2. Are you committed to making it clear that everyone is expected to speak up? It’s your job to make it known that collecting input from team members at every level is a priority for the organization and that it is not optional. Everyone must fully understand his or her stake in creating a culture of open and honest communication and embrace collaboration. Set clear expectations and address the objectors right away so nothing is allowed to fester.
  3. Are you able to create opportunities for input outside of formal group settings? Consider that it might be uncomfortable for some to speak up in a group, especially if it hasn’t always been an expectation. Make it a point to connect with team members one-on-one to get their individual feedback. And when you do, pay attention to whether it is in line with the feedback shared in group meetings. Engage in informal conversations with staff and make certain that potential negative side conversations and gossip are nipped in the bud.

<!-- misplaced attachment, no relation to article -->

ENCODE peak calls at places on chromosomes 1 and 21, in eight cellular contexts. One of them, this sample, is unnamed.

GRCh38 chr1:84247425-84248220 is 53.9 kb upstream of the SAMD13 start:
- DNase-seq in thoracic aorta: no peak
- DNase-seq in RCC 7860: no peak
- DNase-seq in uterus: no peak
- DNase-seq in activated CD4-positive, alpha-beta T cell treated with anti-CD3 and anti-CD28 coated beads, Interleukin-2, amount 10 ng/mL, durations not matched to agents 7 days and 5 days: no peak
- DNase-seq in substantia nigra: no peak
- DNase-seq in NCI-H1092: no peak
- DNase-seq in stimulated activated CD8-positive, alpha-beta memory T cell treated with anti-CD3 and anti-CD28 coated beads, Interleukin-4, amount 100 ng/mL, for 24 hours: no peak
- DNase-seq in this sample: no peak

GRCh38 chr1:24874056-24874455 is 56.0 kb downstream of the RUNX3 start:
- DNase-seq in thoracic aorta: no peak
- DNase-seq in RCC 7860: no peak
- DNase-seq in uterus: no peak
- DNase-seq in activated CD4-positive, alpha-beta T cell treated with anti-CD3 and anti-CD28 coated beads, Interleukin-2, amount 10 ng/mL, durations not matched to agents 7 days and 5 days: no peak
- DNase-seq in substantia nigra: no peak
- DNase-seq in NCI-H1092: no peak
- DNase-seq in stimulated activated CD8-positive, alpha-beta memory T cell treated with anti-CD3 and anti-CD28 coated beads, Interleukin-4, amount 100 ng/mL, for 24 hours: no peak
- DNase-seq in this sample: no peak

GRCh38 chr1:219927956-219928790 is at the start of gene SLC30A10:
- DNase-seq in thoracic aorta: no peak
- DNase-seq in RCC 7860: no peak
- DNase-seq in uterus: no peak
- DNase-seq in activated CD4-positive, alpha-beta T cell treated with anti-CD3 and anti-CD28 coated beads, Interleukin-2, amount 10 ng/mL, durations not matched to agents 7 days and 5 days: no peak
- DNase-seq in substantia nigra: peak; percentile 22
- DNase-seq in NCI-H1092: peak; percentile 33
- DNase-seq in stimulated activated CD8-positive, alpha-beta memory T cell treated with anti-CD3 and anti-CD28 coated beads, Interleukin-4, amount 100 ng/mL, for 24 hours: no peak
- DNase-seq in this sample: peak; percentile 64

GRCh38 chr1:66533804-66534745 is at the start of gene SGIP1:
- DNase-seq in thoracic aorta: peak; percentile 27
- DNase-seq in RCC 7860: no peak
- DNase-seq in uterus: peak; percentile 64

4. Are you willing to address tough topics that may cause discomfort for you and others? If there is an elephant in the room that no one wants to name, it is up to you to do so. All successful leaders eventually have to roll up their sleeves and get dirty. Have the courage to engage the group in a constructive dialogue about it. Being candid may not always be easy, but it will demonstrate to employees that you are willing to take risks and it will inspire them to do the same.
  5. Are you ready to adopt habits that support an ongoing culture of open dialogue? Creating an environment where transparency, vulnerability and unguarded discussions are a priority will not be easy, nor will it happen overnight. Find a method for engaging in open dialogue that works for you, be prepared to use it consistently and don’t give up when it gets tough. Creating healthy communication habits within your organization will not only benefit you and your employees, but it is certain to generate respect from your external stakeholders as well.
You Worked Hard To Reach The Top

You Worked Hard To Reach The Top